The liars politicians were at it again last week.
The United States said that it absolutely would not provide tanks to Ukraine. The U.S. tanks — the Abrams — were too hard to keep in service, got too few miles to the gallon, and otherwise weren’t fit for the conditions in Ukraine.
Then, Germany said that it would not provide tanks (or consent to the provision of tanks) unless the U.S. also provided tanks.
On Wednesday, the United States switched its position and agreed to provide the tanks.
When the government was asked why it had changed its position, the change supposedly had nothing to do with Germany’s demand. What had supposedly changed between last week — when the American tanks were useless — and this week — when the American tanks were great? The White House spokesperson said the “facts on the ground” had changed.
That’s manifestly ridiculous. The “facts on the ground” in Ukraine had not changed over the weekend in a way that made unfit tanks fit. The spokesperson is lying; we know that he’s lying; the White House is losing credibility; why is the White House doing this?
Why not respond with the truth? We wanted tanks to go to Ukraine. For its own political reasons, Germany wouldn’t send tanks unless the United States also agreed to send tanks. So we did.
Why’s the truth such a bad explanation?
What’s the killer follow-up question that makes the White House resist speaking the truth?
Maybe this is the follow-up: “Aha! You admit it! The United States was coerced by its own ally, Germany, to provide tanks! Gotcha!”
But what’s the “gotcha”? I have disagreements with my wife or my kids. To resolve those disputes, sometimes I agree to do something that I originally wouldn’t have done, and sometimes my wife or kids agree to do something that they wouldn’t originally have done. That’s not exactly coercion; I’d call it “accommodating people whom you love.” Is that so bad?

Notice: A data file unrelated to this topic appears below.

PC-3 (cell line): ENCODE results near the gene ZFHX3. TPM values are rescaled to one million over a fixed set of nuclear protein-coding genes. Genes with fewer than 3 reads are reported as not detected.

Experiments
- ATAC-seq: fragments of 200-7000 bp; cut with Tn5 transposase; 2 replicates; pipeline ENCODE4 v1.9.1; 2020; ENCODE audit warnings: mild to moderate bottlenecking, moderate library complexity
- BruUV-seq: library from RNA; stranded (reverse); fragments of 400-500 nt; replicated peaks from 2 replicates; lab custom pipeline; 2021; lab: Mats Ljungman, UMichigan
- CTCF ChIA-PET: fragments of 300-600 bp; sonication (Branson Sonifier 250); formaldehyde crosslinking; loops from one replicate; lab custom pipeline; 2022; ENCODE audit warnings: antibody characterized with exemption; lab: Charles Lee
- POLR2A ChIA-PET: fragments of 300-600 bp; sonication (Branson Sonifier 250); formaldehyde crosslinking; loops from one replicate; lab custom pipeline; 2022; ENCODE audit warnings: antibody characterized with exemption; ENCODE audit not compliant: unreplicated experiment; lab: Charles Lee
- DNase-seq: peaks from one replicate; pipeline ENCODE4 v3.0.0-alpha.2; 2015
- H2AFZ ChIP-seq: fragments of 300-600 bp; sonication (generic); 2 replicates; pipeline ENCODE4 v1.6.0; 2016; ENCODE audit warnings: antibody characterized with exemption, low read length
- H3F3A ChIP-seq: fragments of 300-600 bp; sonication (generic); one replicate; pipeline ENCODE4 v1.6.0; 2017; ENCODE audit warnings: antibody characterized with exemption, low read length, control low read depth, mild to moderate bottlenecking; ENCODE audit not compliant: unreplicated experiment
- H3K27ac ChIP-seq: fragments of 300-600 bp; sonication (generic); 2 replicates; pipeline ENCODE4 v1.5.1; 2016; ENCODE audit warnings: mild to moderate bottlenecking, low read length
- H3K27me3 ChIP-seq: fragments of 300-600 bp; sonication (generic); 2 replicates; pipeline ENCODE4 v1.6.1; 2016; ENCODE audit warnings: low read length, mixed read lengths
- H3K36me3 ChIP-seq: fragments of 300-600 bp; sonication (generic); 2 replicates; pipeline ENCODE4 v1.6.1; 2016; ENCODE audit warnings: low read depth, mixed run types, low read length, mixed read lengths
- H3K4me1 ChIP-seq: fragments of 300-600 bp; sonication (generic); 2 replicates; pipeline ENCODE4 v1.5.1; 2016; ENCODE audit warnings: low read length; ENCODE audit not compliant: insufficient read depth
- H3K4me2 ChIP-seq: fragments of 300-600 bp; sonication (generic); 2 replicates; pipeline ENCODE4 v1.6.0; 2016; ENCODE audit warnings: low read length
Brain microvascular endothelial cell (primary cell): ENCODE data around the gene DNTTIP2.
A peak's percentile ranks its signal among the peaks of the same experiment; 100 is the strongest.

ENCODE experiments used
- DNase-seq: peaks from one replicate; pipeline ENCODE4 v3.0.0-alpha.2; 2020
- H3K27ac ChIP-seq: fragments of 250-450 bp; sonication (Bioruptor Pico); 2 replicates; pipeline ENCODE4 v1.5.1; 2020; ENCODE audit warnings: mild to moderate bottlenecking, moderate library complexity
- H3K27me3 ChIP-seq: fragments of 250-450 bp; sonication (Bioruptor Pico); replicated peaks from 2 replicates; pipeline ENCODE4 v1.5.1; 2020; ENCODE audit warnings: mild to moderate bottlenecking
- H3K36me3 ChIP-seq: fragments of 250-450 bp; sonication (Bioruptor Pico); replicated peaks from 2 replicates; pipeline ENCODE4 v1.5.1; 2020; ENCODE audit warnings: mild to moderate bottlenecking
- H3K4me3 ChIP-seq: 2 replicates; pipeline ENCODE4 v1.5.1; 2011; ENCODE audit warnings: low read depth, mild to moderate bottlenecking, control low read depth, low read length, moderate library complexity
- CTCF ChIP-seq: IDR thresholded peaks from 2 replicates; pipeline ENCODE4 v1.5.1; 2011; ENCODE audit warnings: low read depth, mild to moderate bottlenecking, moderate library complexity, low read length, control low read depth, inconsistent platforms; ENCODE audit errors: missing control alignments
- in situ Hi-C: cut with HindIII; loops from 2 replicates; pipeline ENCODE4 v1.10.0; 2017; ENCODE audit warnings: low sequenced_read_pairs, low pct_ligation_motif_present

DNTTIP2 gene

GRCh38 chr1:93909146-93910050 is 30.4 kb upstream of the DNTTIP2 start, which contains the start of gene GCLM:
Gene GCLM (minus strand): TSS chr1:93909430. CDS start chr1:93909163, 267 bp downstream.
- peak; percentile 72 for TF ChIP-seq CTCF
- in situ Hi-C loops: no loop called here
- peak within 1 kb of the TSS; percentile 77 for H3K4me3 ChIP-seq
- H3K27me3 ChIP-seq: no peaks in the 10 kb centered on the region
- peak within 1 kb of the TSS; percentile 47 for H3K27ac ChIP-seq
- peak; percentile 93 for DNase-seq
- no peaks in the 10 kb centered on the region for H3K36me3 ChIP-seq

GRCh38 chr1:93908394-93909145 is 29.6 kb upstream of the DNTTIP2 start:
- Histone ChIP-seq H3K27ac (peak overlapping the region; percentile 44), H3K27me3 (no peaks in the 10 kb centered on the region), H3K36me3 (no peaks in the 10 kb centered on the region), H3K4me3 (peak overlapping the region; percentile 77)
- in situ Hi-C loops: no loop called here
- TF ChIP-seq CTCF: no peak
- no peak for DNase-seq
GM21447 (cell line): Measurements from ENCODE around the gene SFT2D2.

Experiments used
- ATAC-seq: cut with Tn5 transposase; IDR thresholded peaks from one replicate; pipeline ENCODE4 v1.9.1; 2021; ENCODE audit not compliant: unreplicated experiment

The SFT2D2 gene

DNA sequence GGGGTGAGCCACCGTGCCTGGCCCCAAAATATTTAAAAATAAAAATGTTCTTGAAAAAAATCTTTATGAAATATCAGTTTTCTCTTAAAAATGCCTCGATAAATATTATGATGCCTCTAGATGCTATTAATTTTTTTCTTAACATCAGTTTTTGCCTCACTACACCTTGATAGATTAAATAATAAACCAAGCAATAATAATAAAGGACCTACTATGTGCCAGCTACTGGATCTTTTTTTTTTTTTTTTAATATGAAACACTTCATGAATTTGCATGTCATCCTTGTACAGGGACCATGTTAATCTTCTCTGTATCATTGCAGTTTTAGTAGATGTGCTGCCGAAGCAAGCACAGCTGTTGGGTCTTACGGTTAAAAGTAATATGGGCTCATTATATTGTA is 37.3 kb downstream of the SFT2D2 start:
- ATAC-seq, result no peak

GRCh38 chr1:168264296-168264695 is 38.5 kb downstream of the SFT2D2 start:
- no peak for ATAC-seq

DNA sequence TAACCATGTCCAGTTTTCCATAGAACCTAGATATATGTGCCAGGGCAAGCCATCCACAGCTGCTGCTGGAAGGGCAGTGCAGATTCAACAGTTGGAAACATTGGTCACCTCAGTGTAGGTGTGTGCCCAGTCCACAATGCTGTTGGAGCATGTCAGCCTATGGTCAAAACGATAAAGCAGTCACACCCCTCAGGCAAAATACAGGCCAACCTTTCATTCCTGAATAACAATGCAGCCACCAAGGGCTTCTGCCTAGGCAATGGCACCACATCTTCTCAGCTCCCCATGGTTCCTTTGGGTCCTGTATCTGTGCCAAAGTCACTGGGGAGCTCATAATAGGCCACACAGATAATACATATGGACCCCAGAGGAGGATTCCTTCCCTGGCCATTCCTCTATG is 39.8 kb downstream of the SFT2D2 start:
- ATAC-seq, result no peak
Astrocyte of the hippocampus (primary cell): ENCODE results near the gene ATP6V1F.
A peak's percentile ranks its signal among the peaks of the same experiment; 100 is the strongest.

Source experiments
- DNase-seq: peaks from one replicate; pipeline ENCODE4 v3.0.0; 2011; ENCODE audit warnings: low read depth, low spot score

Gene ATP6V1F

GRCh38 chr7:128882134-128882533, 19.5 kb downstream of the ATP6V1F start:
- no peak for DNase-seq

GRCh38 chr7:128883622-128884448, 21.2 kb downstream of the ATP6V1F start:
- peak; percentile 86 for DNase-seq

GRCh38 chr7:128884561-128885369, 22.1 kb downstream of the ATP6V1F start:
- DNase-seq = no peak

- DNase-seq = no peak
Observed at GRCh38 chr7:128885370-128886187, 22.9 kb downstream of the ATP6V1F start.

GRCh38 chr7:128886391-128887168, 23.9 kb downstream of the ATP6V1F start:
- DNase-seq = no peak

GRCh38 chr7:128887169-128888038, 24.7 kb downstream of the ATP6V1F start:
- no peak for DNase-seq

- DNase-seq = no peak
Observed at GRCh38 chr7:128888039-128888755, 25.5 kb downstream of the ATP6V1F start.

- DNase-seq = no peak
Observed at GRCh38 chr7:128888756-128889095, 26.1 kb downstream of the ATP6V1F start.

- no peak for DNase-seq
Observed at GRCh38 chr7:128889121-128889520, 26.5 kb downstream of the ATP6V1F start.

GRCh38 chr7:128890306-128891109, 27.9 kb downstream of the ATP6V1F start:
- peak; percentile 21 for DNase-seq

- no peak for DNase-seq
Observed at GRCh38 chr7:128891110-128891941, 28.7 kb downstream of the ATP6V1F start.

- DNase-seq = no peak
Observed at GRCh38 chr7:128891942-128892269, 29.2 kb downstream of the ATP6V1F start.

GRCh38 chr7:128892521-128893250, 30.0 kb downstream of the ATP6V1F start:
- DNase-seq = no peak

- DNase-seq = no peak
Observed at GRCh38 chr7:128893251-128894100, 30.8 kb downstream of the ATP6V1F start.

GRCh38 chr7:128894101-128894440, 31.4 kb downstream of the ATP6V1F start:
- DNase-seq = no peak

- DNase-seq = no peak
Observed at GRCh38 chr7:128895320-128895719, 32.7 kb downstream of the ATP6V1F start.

Why isn’t the truth at least the default position? This could be the rule: The government can lie, but only if there’s a reason to lie.
But the truth does not appear to be the default position. You see this even in corporate America. The company had a bad quarter. The company announces earnings. The stock drops three bucks in one trading session. The next week, someone asks the CEO (at a public event) why we had such a bad quarter. The answer is almost inevitably an obvious lie: “We didn’t have a bad quarter. We made investments for the future that the market didn’t understand. We’re now positioned for five years of growth!” Or: “We didn’t have a bad quarter. The analysts interpreted the drop in revenue to be a bad thing, but our EPS, unlike our revenue, actually increased. We had a great quarter!”
Then why’d the stock price drop?
The CEO is lying; we know that he’s lying; the C-suite is losing credibility; why do this?
Wouldn’t people understand (as common sense tells them) that the company missed on some metric in the quarter just passed, but the company hopes and expects to do better in the future?
I have an idea:
Let’s add an employee in the White House and all corporate C-suites. We’ll call that employee the “truth-speaker.” We won’t pay him very much. Whenever anything happens that causes the people in charge to start ginning up obvious lies, the employee’s one duty will be to whisper: “Why would speaking the truth be so bad?”
Maybe that would help.
Mark Herrmann spent 17 years as a partner at a leading international law firm and is now deputy general counsel at a large international company. He is the author of The Curmudgeon’s Guide to Practicing Law and Drug and Device Product Liability Litigation Strategy (affiliate links). You can reach him by email at email@example.com.